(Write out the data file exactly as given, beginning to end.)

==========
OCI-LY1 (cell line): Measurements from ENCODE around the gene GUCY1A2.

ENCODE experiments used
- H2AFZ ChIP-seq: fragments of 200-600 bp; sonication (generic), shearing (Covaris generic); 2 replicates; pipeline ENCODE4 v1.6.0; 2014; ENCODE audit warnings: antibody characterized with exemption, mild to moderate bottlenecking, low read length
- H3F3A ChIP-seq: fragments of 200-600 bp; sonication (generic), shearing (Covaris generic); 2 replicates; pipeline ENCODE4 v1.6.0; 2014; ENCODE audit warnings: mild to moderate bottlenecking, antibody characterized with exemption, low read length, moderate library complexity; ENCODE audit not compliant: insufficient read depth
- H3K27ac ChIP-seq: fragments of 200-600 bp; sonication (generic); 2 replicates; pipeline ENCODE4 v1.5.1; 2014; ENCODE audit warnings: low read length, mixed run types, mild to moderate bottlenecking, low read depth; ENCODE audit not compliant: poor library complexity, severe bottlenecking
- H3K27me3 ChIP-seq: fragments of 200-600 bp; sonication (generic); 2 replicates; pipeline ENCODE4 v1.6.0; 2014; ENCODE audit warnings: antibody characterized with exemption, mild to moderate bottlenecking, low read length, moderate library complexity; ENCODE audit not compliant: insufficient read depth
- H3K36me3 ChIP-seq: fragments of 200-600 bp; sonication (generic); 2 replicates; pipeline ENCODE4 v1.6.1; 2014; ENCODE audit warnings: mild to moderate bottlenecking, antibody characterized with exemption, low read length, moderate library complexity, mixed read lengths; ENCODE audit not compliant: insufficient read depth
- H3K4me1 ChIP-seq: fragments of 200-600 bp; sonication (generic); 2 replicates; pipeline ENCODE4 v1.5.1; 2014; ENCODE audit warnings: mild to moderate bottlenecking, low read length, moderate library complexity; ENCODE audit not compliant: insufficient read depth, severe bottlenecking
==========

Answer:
OCI-LY1 (cell line): Measurements from ENCODE around the gene GUCY1A2.

ENCODE experiments used
- H2AFZ ChIP-seq: fragments of 200-600 bp; sonication (generic), shearing (Covaris generic); 2 replicates; pipeline ENCODE4 v1.6.0; 2014; ENCODE audit warnings: antibody characterized with exemption, mild to moderate bottlenecking, low read length
- H3F3A ChIP-seq: fragments of 200-600 bp; sonication (generic), shearing (Covaris generic); 2 replicates; pipeline ENCODE4 v1.6.0; 2014; ENCODE audit warnings: mild to moderate bottlenecking, antibody characterized with exemption, low read length, moderate library complexity; ENCODE audit not compliant: insufficient read depth
- H3K27ac ChIP-seq: fragments of 200-600 bp; sonication (generic); 2 replicates; pipeline ENCODE4 v1.5.1; 2014; ENCODE audit warnings: low read length, mixed run types, mild to moderate bottlenecking, low read depth; ENCODE audit not compliant: poor library complexity, severe bottlenecking
- H3K27me3 ChIP-seq: fragments of 200-600 bp; sonication (generic); 2 replicates; pipeline ENCODE4 v1.6.0; 2014; ENCODE audit warnings: antibody characterized with exemption, mild to moderate bottlenecking, low read length, moderate library complexity; ENCODE audit not compliant: insufficient read depth
- H3K36me3 ChIP-seq: fragments of 200-600 bp; sonication (generic); 2 replicates; pipeline ENCODE4 v1.6.1; 2014; ENCODE audit warnings: mild to moderate bottlenecking, antibody characterized with exemption, low read length, moderate library complexity, mixed read lengths; ENCODE audit not compliant: insufficient read depth
- H3K4me1 ChIP-seq: fragments of 200-600 bp; sonication (generic); 2 replicates; pipeline ENCODE4 v1.5.1; 2014; ENCODE audit warnings: mild to moderate bottlenecking, low read length, moderate library complexity; ENCODE audit not compliant: insufficient read depth, severe bottlenecking